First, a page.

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Confused by radial vs. centripetal acceleration 
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#1
Dec510, 08:26 AM

P: 32

Hi
I've been working through some examples from the course material we use in physics class, but one thing keeps confusing me: What is the difference between centripetal and radial acceleration? For instance, when we have a particle traveling in a circular path, the acceleration towards the center of the circle may be written as Ar (a sub r)=Ac=  v^2/r, while other times it is written simply as Ac=v^2/r. The text book (JS Physics for Scientists and Engineers) seems to use both. Where is the negative sign coming from? I made a quick sketch. Am I right if i think that the radial acceleration is negative in the first circle (to the left) and it is positive in the circle to the right? Is it just due to how I pick the axis and how I define positive direction? Thanks in advance.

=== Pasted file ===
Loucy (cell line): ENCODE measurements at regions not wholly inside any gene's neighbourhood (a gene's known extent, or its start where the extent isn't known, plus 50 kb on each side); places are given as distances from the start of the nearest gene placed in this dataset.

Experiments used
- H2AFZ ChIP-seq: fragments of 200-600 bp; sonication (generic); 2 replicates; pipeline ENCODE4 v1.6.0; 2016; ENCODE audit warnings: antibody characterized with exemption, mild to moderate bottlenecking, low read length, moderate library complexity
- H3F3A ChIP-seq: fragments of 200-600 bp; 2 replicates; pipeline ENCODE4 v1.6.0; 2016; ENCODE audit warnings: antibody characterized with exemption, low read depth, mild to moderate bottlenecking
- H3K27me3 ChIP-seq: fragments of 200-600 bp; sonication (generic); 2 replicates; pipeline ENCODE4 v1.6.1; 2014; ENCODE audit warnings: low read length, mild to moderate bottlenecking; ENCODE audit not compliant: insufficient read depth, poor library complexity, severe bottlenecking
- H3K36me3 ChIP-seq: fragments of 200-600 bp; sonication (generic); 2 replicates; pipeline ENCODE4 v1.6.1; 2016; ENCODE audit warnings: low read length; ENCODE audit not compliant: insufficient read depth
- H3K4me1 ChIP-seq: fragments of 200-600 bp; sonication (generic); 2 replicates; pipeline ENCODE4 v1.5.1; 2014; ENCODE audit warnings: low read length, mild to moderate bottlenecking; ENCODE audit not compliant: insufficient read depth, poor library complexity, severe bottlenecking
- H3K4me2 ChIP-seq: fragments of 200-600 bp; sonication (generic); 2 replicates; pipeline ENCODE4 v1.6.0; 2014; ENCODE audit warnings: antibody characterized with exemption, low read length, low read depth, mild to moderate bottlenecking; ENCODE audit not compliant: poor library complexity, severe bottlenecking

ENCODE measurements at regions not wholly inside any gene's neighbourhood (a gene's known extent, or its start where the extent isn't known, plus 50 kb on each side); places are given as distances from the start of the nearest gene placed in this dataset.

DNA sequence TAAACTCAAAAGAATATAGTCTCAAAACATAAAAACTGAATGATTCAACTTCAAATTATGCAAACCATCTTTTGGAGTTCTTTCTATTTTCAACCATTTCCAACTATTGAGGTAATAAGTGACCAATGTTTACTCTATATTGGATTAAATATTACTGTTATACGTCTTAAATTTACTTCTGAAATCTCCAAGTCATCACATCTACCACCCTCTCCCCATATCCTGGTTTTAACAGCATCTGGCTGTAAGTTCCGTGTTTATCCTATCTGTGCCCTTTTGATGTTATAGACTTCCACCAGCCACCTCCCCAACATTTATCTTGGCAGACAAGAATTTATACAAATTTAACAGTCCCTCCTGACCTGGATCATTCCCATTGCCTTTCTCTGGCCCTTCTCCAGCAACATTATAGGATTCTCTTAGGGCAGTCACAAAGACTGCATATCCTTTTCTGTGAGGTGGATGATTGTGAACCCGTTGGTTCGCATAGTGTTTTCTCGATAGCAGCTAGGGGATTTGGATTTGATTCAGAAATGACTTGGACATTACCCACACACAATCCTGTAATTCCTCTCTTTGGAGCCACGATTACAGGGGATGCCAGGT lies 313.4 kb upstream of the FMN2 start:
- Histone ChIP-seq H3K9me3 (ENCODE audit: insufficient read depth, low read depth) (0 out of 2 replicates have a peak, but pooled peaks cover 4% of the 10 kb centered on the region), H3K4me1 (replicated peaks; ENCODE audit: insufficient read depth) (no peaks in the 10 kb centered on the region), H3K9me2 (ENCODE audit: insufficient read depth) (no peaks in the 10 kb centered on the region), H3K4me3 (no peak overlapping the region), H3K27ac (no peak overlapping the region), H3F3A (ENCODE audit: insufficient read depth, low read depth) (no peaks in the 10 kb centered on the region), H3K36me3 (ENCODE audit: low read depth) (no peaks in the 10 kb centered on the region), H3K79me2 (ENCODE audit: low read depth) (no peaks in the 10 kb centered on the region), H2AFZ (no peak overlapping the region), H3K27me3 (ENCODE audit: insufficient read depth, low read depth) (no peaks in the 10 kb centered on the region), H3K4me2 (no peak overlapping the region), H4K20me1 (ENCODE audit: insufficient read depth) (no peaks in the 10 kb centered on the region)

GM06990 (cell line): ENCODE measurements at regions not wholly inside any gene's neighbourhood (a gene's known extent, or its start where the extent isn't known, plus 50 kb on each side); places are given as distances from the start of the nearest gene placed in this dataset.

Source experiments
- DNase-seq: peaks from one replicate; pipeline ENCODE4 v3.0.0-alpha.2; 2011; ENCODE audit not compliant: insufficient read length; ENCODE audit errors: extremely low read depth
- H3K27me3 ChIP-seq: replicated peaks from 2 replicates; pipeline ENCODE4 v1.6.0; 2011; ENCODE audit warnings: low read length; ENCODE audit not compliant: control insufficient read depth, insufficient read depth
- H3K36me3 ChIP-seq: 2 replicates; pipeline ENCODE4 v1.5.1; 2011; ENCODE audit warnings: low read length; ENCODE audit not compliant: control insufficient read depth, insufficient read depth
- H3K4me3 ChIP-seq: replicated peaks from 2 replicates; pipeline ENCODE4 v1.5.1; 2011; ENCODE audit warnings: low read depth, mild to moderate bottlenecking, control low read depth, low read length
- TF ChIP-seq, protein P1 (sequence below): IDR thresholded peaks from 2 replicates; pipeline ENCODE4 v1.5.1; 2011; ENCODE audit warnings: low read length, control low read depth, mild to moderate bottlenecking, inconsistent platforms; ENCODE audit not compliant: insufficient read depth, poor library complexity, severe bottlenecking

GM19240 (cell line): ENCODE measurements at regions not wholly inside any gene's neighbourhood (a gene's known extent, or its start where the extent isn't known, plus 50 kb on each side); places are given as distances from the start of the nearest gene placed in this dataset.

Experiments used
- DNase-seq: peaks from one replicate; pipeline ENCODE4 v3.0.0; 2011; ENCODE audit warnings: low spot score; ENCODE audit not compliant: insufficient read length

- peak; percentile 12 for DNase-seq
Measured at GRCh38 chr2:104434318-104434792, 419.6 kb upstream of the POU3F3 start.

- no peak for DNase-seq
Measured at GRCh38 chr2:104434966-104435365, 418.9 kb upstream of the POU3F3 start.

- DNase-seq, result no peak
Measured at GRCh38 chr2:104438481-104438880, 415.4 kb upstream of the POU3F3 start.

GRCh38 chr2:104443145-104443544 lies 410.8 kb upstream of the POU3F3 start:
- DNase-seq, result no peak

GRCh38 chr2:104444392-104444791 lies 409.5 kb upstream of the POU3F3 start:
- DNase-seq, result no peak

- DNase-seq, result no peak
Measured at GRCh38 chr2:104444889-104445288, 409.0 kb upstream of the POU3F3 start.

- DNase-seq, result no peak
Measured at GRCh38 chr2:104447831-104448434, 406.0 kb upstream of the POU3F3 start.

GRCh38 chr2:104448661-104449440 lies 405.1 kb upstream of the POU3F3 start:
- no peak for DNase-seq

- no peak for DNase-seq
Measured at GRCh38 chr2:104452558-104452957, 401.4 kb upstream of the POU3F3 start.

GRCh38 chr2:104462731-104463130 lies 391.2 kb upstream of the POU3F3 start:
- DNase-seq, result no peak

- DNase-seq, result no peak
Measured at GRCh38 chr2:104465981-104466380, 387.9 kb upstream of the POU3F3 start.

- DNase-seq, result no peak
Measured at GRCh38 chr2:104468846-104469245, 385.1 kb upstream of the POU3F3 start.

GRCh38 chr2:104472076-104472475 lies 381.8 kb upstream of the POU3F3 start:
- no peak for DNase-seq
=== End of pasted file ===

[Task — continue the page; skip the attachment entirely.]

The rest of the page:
#2
Dec510, 08:32 AM

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#3
Dec510, 08:35 AM

P: 32

Thank you very much. :)



#4
Dec510, 02:38 PM

Sci Advisor
P: 2,470

Confused by radial vs. centripetal acceleration
Radial acceleration is equal to centripetal acceleration when the radius remains constant (with a +/ sign depending on definition). If radius changes as a function of time, you have to add the explicit second derivative of radius with respect to time.
[tex]a_r = a_c + \ddot{r} = \omega^2 r + \frac{d^2r}{dt^2}[/tex] Similarly, tangential acceleration will pick up a term that depends on the second derivative of angle with respect to time and a Coriolis Effect term. 


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